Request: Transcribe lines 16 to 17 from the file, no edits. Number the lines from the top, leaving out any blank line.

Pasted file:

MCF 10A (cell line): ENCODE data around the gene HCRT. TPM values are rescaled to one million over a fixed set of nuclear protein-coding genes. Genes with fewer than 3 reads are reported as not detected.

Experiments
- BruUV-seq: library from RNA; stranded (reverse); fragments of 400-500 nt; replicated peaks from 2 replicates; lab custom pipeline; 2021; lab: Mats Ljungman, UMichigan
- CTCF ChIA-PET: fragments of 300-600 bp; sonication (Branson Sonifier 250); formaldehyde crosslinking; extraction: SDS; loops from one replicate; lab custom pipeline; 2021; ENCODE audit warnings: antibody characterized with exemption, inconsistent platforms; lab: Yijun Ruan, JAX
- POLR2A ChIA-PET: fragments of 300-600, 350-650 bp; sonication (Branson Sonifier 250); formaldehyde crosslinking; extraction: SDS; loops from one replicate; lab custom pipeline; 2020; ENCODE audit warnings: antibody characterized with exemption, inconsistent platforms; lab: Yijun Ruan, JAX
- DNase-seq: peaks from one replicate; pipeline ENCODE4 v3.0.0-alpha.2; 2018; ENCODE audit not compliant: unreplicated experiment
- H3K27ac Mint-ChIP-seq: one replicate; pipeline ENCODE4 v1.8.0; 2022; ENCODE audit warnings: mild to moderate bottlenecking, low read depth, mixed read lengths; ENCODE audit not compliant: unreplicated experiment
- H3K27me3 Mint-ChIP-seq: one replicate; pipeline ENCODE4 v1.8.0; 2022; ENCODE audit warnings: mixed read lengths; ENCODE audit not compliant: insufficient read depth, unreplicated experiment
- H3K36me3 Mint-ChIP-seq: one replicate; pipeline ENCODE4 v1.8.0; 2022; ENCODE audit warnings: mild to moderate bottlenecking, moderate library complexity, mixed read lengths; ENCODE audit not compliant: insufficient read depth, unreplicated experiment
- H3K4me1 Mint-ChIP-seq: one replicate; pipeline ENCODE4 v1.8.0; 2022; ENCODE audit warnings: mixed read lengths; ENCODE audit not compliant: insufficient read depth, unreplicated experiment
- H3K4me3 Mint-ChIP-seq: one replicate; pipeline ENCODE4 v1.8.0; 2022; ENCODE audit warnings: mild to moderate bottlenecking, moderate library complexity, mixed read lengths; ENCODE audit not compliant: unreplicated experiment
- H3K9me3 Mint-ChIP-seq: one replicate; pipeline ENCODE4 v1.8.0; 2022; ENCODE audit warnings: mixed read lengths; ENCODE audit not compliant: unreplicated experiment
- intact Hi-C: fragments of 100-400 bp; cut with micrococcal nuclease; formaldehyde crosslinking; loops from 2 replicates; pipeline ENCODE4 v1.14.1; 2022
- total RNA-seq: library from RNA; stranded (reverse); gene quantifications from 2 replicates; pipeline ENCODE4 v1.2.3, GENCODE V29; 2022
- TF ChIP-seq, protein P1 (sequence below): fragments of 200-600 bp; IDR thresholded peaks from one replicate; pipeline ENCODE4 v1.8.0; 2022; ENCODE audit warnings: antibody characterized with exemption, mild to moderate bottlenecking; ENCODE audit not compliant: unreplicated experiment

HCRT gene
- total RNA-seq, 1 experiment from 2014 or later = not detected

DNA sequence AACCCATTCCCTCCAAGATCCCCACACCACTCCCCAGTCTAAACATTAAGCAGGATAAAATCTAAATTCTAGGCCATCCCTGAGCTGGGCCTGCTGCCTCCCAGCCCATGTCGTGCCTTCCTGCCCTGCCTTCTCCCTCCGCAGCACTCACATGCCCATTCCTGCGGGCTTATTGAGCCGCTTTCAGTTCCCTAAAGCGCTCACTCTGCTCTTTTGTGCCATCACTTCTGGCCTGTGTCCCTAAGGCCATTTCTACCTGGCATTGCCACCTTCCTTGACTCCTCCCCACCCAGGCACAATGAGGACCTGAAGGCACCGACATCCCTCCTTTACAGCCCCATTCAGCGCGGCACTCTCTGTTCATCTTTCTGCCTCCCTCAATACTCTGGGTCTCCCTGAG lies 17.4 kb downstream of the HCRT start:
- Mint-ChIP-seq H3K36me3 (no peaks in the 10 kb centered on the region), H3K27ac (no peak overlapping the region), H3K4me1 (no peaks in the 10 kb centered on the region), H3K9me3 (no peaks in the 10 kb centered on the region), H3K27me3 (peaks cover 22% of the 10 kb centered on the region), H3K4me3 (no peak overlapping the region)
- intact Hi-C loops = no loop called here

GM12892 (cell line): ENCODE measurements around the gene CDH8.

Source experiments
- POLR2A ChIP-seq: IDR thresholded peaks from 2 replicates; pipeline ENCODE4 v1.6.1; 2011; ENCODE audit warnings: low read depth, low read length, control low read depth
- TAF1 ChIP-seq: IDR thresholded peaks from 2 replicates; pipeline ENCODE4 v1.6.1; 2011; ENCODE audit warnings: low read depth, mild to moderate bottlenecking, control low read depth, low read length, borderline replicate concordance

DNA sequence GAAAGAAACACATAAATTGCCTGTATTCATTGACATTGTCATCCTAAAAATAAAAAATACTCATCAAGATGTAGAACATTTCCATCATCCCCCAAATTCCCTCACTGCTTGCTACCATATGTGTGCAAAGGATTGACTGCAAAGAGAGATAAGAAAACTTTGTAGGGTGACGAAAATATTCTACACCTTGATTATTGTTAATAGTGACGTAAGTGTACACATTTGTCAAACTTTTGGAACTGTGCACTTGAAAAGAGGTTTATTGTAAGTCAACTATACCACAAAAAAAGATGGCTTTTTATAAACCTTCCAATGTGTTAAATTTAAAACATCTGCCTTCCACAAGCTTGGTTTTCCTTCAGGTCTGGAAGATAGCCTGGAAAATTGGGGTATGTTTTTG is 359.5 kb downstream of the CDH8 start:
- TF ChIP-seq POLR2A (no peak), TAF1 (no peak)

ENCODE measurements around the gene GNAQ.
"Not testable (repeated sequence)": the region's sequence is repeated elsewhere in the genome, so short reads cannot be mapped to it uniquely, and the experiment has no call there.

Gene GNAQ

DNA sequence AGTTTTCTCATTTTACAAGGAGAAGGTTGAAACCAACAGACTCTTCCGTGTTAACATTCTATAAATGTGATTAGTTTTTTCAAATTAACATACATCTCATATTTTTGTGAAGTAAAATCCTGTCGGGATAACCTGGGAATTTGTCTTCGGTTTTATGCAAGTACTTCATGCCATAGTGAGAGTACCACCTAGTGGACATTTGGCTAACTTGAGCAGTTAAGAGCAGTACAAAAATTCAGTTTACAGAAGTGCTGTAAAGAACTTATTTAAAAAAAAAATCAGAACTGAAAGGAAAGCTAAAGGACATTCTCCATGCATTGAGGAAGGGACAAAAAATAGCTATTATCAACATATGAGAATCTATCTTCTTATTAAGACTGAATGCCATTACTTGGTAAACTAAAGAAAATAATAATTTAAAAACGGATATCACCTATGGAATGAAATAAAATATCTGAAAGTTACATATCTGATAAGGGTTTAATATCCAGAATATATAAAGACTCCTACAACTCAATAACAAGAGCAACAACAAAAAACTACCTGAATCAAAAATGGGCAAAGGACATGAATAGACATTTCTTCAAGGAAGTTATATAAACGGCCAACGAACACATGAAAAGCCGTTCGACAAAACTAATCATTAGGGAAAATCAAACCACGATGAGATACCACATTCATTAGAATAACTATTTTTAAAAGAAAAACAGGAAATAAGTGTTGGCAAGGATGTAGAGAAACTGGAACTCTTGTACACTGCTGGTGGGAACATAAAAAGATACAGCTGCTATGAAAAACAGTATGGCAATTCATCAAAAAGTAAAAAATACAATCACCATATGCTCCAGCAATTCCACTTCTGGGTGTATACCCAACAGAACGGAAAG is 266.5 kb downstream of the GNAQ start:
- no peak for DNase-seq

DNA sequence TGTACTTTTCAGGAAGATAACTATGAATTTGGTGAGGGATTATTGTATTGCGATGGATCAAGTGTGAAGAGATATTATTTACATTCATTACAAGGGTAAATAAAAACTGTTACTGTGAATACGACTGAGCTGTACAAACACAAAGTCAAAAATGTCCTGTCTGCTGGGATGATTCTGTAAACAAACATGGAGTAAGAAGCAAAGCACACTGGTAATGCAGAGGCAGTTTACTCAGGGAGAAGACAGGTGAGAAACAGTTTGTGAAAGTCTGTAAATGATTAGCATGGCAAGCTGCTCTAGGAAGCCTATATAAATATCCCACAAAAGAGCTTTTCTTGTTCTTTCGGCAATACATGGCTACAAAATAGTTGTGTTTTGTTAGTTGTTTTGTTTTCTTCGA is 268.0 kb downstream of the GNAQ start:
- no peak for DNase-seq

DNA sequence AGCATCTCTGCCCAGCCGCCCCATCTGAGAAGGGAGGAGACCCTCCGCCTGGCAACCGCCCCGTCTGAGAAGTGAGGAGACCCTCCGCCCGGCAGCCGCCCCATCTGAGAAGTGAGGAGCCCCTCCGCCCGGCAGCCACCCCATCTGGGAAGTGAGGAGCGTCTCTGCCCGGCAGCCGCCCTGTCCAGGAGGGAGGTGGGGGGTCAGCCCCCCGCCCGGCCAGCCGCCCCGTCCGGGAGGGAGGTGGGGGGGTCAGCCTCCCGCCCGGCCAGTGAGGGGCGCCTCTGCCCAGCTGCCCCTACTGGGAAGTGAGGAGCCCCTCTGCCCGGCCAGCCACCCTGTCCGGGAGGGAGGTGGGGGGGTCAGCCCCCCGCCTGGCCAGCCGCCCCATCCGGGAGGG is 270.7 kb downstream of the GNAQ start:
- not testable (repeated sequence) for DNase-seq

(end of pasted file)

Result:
HCRT gene
- total RNA-seq, 1 experiment from 2014 or later = not detected